This man, who cannot, could not, did not, does not and will not exist, wrote four (five) books between the years of 1942 and 1977. He was a pseudonym of Jorge Luis Borges and Adolfo Bioy Casares; he originally appeared as Francisco Bustos, which is what Borges signed his first story, Man on Pink Corner, later incorporated into A Universal History of Infamy, as the eighth part. The surname Borges had taken from one of his great-grandfathers; later, when Bioy joined him to write detective stories, he added a suitable great-grandfather of his own, thus Domecq. At the same time, his first name was changed to the prouder, if stiffer, Honorio.
Strangely, this false man began at once to live a life of his own; the imperfect, halting life certainly of the man who is not real, but a life nonetheless, because when Borges and Bioy worked together they did not simply produce the tally of Borges and Bioy; rather, a new person emerged, someone who was not a mere fusion of his components, but a coherent person who survived time, who managed in fact to remain suspended, whole, in the years between his productive periods. This was observed in his own staggered lifetime; it elicited some comment in Argentine literary circles, though they died out quickly; it is hardly remarkable that no-one would know quite what to make of the prodigy.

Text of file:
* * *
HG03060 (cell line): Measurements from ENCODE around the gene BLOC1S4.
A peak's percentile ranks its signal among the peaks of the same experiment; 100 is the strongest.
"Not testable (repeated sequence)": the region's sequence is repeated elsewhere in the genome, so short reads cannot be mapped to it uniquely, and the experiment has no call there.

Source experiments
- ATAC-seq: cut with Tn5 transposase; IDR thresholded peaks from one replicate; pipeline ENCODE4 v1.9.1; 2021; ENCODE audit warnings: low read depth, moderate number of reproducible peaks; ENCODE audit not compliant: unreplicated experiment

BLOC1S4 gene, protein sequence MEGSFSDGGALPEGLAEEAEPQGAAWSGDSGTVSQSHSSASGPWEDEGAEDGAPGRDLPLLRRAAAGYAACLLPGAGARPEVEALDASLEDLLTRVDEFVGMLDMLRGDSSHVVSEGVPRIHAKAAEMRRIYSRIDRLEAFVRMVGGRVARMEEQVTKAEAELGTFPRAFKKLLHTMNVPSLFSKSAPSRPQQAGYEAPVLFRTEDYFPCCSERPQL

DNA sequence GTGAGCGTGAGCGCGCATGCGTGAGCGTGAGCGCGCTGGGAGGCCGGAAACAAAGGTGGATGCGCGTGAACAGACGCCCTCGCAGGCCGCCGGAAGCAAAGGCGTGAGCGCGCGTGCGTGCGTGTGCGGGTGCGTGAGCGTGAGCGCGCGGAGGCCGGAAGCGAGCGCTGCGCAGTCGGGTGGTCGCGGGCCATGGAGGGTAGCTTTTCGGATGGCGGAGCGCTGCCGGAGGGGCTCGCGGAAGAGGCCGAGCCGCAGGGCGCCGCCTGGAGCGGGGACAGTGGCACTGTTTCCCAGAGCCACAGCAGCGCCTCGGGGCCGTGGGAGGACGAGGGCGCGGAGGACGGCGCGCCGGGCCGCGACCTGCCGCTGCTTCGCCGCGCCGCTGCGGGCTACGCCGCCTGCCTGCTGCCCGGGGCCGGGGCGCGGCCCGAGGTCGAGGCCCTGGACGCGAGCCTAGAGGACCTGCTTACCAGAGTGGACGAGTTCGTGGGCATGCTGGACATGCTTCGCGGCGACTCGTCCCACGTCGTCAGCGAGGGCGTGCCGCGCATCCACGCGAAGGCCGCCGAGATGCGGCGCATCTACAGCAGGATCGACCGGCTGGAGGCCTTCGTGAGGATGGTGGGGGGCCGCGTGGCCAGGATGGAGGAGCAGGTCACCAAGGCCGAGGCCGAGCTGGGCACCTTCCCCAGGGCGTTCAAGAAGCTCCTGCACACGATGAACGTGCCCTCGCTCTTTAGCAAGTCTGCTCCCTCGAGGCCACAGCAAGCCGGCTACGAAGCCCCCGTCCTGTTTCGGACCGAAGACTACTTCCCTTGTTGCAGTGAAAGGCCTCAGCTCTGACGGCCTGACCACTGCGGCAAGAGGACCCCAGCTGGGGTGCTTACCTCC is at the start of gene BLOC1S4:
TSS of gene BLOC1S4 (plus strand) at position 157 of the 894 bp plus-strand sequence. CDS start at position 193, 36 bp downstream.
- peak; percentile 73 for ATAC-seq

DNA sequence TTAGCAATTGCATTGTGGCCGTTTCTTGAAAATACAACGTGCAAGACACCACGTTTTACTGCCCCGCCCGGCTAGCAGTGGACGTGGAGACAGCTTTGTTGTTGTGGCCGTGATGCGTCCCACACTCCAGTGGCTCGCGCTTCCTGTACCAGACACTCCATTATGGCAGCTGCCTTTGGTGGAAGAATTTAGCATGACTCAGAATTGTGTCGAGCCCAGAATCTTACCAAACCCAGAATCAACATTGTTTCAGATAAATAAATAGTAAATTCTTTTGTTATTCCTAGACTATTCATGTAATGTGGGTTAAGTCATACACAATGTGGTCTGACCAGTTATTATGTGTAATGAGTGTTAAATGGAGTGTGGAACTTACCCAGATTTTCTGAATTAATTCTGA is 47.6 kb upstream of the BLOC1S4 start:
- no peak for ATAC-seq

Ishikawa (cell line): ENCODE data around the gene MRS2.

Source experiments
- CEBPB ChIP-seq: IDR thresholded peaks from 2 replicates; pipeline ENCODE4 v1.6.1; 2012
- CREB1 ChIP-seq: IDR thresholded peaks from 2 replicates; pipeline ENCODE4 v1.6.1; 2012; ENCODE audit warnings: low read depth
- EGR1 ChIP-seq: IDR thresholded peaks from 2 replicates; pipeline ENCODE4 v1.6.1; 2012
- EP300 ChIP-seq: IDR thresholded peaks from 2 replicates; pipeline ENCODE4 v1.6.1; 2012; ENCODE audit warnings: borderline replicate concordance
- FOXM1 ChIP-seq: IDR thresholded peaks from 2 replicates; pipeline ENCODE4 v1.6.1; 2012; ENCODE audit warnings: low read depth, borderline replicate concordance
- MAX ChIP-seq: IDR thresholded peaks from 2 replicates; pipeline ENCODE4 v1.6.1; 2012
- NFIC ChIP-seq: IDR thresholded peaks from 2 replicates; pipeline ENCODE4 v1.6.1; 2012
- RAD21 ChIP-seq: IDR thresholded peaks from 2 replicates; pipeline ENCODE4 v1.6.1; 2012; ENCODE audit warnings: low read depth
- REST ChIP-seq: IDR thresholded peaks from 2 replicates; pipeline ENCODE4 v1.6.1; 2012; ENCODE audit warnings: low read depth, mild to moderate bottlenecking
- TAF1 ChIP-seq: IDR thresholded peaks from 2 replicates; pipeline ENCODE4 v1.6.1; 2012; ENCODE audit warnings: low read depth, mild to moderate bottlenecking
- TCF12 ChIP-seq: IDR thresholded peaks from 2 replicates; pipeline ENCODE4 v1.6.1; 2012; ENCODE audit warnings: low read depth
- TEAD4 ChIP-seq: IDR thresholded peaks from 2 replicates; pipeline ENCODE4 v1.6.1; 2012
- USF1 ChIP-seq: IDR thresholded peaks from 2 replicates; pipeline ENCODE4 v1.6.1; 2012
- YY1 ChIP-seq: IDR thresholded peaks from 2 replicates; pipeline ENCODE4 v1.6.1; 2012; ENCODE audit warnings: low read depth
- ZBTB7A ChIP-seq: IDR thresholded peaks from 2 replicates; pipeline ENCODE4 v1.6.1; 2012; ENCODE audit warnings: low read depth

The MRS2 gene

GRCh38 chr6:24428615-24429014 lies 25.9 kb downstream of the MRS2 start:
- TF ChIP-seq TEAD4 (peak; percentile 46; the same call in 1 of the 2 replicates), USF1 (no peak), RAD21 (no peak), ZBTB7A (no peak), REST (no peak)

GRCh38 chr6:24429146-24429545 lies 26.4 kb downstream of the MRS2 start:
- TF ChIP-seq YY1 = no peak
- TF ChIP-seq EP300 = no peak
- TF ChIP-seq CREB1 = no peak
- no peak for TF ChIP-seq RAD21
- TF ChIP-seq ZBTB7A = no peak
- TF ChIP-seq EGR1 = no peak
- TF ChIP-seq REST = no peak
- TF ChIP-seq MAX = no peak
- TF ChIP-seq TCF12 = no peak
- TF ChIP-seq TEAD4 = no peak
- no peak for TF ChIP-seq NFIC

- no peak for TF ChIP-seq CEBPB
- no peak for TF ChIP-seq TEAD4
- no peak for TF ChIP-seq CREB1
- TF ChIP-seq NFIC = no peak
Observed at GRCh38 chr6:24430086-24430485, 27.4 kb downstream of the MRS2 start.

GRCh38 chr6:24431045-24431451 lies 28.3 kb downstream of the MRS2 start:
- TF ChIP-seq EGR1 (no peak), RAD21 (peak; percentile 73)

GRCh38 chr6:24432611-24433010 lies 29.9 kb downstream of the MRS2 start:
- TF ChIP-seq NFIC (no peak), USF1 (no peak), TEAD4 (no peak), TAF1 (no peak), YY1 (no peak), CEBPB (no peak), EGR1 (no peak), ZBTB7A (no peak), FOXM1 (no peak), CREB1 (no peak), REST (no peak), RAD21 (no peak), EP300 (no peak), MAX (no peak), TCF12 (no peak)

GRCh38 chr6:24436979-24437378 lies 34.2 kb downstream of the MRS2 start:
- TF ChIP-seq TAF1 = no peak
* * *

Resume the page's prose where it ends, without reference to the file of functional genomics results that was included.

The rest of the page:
That prodigy in the middle of his life managed one more startling contrivance: he wrote a book under a pseudonym. This book is unquestionably in his hand; it uses his characters, the characters of his previous stories, but it is signed Benito Suárez Lynch. It is clear that these men are one and the same, for he, too, draws his name from the ancestors of his two component parts.

The last two books of H. Bustos Domecq are ascribed to him by their titles; although Borges and Bioy Casares are credited as the nominal authors, the work is unquestionably his own.

His thin if remarkable oeuvres complétes are, with translated titles:

Six Problems for Don Isidro Parodi, 1942, a series of short, comical detective stories;

Two Noteworthy Fantasies, 1946, a further two, longer Parodi stories;

A Model for Death (as Benito Suárez Lynch), 1946, another comical mystery using the Parodi characters;

Chronicles of Bustos Domecq, 1967;

New Tales of Bustos Domecq, 1977

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